Feeds

B3ta served DMCA notice for Photoshop Prince challenge

Satire to you, multiple copyright infringements to us

Next gen security for virtualised datacentres

Lawyers acting on behalf of Prince have sent out a flurry of US copyright infringement notifications to individual members of a popular UK website which encourages its community to create satirical images of well-known stars.

A number of users of b3ta.com have been slapped with DMCA (Digital Millenium Copyright Act) notifications after posting images that poke fun at the pint-sized popstar's ongoing crusade to rid the internet of unauthorised Prince material.

B3ta co-founder Rob Manuel told The Register that he was "surprised Prince's lawyers had bitten".

But the legal cudgels worked. In a posting on the site today, Manuel wrote.

Under threat of legal action from Princes legal team of "potential closure of your web site" - We have removed the Prince image challenge and B3ta apologises unreservedly to AEG / NPG and Prince for any offence caused. We also ask our members to avoid photoshoping Prince and posting them on our boards.

Users of the website had overwhelmingly voted for Prince as their "image challenge of the week" in response to his legal attempts to take down unauthorised fan sites.

The DMCA notifications claim that B3ta had infringed multiple copyright (pirate, unauthorised and libellous) owned by Prince, his record label NPG and entertainment group AEG.

But Manuel argued that the legal noise being made by Prince against his fans was counterproductive. He said: "It's what often happens online - web censorship blows up in the censor's face."

Although the notifications do not fall under UK legal jurisdiction, Web Sheriff, which issued the DMCAs on behalf of Prince's lawyers, claimed that the individuals could be sued in a US court if they failed to respond to the take-down request.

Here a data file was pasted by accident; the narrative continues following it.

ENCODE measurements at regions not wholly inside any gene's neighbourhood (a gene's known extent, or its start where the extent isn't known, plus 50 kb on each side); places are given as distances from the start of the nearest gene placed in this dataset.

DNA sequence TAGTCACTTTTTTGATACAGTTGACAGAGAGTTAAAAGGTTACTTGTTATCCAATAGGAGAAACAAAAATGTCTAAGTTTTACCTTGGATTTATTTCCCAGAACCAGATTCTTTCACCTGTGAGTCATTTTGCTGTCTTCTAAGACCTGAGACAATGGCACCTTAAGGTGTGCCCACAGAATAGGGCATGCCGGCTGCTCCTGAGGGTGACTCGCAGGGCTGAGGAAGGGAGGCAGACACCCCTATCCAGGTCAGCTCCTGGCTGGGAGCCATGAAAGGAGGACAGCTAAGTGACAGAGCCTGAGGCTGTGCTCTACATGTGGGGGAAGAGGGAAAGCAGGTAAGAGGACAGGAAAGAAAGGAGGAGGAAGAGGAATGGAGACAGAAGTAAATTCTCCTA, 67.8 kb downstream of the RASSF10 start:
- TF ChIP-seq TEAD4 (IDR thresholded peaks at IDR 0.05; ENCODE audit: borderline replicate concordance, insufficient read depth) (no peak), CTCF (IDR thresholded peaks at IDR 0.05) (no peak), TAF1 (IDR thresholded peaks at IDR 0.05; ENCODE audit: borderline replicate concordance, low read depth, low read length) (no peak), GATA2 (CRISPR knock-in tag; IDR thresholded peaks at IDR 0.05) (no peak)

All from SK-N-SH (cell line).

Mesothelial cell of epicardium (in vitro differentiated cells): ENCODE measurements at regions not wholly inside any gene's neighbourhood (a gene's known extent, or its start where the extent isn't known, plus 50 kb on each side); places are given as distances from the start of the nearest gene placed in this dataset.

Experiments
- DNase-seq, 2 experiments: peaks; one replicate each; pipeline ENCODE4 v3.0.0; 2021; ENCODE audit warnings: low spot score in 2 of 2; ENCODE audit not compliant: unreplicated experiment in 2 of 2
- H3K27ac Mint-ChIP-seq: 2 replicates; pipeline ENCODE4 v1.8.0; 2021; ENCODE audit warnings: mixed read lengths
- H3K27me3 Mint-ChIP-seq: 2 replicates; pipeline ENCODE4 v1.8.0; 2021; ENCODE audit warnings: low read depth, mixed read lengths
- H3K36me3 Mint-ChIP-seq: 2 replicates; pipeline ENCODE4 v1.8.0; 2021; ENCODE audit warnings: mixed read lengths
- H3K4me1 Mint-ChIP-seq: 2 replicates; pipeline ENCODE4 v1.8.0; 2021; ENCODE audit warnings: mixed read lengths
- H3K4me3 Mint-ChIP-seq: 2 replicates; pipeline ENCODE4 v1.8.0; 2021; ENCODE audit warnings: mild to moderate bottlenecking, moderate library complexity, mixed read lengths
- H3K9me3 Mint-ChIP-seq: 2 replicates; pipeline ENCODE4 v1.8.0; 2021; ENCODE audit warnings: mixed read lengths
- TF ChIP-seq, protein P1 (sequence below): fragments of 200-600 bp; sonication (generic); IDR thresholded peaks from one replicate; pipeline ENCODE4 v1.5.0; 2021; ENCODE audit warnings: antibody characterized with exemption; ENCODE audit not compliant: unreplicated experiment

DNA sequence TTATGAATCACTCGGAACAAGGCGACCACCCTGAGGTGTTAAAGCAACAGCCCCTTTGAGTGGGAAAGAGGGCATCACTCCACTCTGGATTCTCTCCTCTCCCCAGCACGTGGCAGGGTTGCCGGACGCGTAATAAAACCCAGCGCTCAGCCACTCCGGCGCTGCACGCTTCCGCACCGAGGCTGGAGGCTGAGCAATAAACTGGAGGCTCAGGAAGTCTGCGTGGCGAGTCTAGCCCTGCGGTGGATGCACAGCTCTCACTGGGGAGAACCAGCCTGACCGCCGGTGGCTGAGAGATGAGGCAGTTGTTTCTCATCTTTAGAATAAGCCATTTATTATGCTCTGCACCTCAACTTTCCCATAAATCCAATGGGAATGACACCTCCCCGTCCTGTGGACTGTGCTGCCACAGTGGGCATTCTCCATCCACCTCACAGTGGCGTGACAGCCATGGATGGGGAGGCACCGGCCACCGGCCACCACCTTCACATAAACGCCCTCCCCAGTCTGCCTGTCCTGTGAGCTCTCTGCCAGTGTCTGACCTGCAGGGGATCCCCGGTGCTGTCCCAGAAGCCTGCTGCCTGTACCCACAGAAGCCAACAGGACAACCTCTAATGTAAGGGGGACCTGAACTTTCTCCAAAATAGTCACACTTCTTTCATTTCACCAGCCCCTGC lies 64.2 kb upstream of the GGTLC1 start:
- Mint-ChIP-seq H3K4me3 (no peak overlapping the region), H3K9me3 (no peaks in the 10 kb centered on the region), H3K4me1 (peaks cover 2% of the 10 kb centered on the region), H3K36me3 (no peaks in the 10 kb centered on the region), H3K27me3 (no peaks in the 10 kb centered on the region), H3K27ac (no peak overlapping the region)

Indeed, Kim Walker, intellectual property head at law firm Pinsent Masons pointed out that while the DMCA itself could not be enforced in a British court, the claim itself still carried water.

He said: "The copyright laws in the UK are pretty strict. Many people assume that images can be used for parody or satire, but that's not the case.

"While the UK has a concept of 'fair dealing', it stops short of authorising parody and satire. Many people think that should change - but that's the way it is for now."

Web Sheriff's John Gaicobbi told El Reg that B3ta and its users had overstepped the mark.

He said: "I don't think the people who posted them would like to be on receiving end of that kind of treatment.

"There's poking fun and there's poking fun and people are clearly taking it too far and crossing over the boundaries of what is acceptable."

In recent months Prince has stomped on Pirate Bay, an 18-month-old baby having a boogie to one of his songs on YouTube and three of his most popular unauthorised fan websites. ®

The essential guide to IT transformation

More from The Register

next story
Hello, police, El Reg here. Are we a bunch of terrorists now?
Do Brits risk arrest for watching beheading video nasty? We asked the fuzz
UK fuzz want PINCODES on ALL mobile phones
Met Police calls for mandatory passwords on all new mobes
Munich considers dumping Linux for ... GULP ... Windows!
Give a penguinista a hug, the Outlook's not good for open source's poster child
EU justice chief blasts Google on 'right to be forgotten'
Don't pretend it's a freedom of speech issue – interim commish
Detroit losing MILLIONS because it buys CHEAP BATTERIES – report
Man at hardware store was right: name brands DO last longer
Snowden on NSA's MonsterMind TERROR: It may trigger cyberwar
Plus: Syria's internet going down? That was a US cock-up
UK government accused of hiding TRUTH about Universal Credit fiasco
'Reset rating keeps secrets on one-dole-to-rule-them-all plan', say MPs
Caught red-handed: UK cops, PCSOs, specials behaving badly… on social media
No Mr Fuzz, don't ask a crime victim to be your pal on Facebook
e-Borders fiasco: Brits stung for £224m after US IT giant sues UK govt
Defeat to Raytheon branded 'catastrophic result'
Yes, but what are your plans if a DRAGON attacks?
Local UK gov outs most ridiculous FoI requests...
prev story

Whitepapers

5 things you didn’t know about cloud backup
IT departments are embracing cloud backup, but there’s a lot you need to know before choosing a service provider. Learn all the critical things you need to know.
Implementing global e-invoicing with guaranteed legal certainty
Explaining the role local tax compliance plays in successful supply chain management and e-business and how leading global brands are addressing this.
Build a business case: developing custom apps
Learn how to maximize the value of custom applications by accelerating and simplifying their development.
Rethinking backup and recovery in the modern data center
Combining intelligence, operational analytics, and automation to enable efficient, data-driven IT organizations using the HP ABR approach.
Next gen security for virtualised datacentres
Legacy security solutions are inefficient due to the architectural differences between physical and virtual environments.